Economic policy has an interesting place within the Nazi government. Hitler and the other Nazi leaders were not well versed in the intricacies of modern economics. They also did not bring with them into power a platform of specific economic reforms. This is even more interesting when you consider that such a large part of the Nazi Party’s opposition platform during the early 1930s had been based on claiming that the government was doing so many things wrong in the economic sphere. Instead, the party often viewed economics as a secondary matter, one that was subordinated to the political and societal changes that the party viewed as necessary. After they came to power Nazi leaders would often work other views into why they would claim that the economy was having issues. For example in May 1934 Geobbels would lay much of the blame for Germany’s economic woes at the feet of German Jews, saying in a speech that ‘If Germany was forced to declare to the world that it was no longer in a position to pay its debts and transfer interest, then the blame does not lie with us.’ There were some Nazi leaders and members who did have strong opinions about what should be done but these were mostly of the left-wing Nazi variety, and they saw nationalization as the preferred end state for many industries. Some of these members would even begin to take actions that they hoped would lead to that end state. they began trying to take over business associations to prepare for the next step, but in many ways these views were out of step with what the party leadership wanted, and were a relic of the party’s early days in the 1920s. It would require the party leadership to specifically say that the nationalization of the German department stores, which had been promised many times over the years was “not indicated for the present.” This is just one specific example of how many of the promises that the party made over the years, promises that would have required drastic economic changes, were not followed through on. For example, for a party that has originally quite loudly proclaimed its anti-capitalist beliefs, after 1933 their policies were far from anti-capitalist. Private property as a concept would not really be altered during the 1930s. The most important reason for this lack of change in property relations was that Nazi leaders, Hitler and Goebbles first among them, believed that the goal of the Nazi social revolution should be to change the views of the German people, not to change the status of German industry. The Third Reich by Thomas Childers would say on this topic that “The Nazis did not need to socialize the banks and factories; they were socializing the people.” While the party leaders were busy with trying to make this a reality, obviously Germany had to have somebody making economic decisions, and some changes, which is where Hjalmar Schacht would come into play.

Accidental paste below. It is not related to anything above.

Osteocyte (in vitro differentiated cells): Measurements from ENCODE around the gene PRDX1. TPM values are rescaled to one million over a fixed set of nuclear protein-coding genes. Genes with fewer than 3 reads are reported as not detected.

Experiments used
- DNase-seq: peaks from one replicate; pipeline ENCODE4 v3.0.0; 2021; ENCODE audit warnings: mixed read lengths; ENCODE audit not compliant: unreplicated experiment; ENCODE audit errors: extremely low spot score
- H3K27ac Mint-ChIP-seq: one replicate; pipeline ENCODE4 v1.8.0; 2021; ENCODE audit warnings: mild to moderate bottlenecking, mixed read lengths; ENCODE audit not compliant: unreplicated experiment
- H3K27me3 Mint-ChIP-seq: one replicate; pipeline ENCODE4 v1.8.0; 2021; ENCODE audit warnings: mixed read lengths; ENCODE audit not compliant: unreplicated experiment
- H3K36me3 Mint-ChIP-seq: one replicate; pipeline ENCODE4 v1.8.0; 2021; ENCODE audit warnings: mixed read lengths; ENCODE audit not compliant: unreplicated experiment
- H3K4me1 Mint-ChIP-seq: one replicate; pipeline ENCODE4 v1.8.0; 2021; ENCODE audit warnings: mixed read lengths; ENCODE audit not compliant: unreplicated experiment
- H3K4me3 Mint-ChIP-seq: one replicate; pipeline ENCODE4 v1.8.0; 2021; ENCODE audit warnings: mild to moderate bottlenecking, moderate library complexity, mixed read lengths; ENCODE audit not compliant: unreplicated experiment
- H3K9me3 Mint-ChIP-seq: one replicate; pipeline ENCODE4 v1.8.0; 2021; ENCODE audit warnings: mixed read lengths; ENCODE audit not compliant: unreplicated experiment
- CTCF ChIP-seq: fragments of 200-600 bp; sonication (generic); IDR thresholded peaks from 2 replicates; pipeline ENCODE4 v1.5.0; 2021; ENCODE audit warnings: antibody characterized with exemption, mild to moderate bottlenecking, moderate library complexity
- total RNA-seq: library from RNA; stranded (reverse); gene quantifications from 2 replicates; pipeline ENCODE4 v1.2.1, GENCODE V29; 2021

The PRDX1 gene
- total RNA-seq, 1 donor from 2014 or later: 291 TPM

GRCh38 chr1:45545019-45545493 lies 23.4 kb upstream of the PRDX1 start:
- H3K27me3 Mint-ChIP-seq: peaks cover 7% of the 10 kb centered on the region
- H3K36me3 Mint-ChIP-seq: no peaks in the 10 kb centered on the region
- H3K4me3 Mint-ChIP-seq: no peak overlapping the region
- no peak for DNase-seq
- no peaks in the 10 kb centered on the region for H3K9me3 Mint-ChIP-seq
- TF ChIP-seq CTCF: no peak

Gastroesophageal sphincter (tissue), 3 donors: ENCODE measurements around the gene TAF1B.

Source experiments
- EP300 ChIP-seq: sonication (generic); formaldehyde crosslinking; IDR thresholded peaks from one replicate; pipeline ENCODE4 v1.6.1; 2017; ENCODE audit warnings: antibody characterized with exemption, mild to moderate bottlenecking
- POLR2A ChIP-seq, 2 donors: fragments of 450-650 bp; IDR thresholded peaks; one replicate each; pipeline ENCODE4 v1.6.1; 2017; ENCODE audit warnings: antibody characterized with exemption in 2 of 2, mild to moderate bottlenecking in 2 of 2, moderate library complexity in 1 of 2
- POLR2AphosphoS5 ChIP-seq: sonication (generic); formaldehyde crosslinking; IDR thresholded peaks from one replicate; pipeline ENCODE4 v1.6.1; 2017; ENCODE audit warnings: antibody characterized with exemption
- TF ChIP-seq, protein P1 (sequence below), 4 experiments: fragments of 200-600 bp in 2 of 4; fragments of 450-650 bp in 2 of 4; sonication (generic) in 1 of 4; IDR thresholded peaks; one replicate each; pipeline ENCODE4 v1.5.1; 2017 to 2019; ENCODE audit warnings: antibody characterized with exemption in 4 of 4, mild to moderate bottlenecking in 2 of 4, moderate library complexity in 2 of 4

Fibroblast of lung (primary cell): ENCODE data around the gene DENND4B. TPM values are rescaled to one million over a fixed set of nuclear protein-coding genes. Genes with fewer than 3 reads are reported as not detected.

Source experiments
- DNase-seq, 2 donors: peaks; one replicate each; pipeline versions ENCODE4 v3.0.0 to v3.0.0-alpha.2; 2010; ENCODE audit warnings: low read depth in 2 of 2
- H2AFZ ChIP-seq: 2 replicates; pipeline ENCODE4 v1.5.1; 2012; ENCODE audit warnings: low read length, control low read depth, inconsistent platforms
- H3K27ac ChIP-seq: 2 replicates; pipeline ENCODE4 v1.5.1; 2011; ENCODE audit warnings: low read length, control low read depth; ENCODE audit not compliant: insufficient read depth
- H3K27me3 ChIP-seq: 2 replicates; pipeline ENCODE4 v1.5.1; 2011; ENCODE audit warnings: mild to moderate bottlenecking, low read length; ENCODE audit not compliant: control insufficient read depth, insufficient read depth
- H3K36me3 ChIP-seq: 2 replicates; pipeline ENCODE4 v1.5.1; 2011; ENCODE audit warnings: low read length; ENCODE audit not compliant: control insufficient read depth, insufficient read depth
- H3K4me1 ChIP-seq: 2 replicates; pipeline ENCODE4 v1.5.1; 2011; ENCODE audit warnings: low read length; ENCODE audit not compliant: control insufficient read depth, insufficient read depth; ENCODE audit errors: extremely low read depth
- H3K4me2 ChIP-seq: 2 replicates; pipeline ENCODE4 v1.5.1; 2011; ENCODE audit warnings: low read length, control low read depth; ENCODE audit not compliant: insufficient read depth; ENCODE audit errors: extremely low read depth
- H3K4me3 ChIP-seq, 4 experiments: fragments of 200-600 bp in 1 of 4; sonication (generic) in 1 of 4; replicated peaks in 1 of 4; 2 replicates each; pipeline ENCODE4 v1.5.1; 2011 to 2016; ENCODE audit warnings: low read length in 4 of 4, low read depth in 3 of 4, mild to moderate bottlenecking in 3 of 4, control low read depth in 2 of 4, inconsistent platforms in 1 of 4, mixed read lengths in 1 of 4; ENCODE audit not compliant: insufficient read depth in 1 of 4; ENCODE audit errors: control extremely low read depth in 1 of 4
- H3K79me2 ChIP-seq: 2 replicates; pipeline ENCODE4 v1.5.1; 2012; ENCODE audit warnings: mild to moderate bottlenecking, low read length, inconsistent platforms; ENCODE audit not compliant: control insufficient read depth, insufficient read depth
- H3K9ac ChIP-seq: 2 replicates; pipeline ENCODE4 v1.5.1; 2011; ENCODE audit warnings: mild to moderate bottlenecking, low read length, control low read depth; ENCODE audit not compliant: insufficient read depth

During the 1920s Schacht was a banker, and was known for his very orthodox economic views, views that he would bring with him into his role in the Nazi government. After the Nazi regime was put in place in 1933 Schacht would be in almost total control of the national government’s economic policies. He had two primary purposes, to bring Germany out of the Great Depression and to put it on a solid economic footing for future remilitarization. Schacht would inherit the choices of those who had come before him, and one of those choice was that Germany was on the gold standard. This is of course not the first time we have discussed the gold standard or its consequences. On the topic of the standard the most important moments for Germany was the devaluation of the British pound in 1931 and then the devaluation of the American dollar in April 1933. With so much of the world’s trade now happening between nations that were not on the standard, Germany had a choice to make, and an important one. If Germany stayed on the standard it would be able to take advantage of relatively cheap imports, which would keep prices low, however its exports would be incredibly uncompetitive on the world market. If they devalued, German exports would be much more competitive, but the price of imports would increase and would most likely cause high inflation numbers in Germany. Hitler and Schacht would avoid devaluation at almost all costs to prevent that inflation, and would accept and work around the problems that went along with that choice.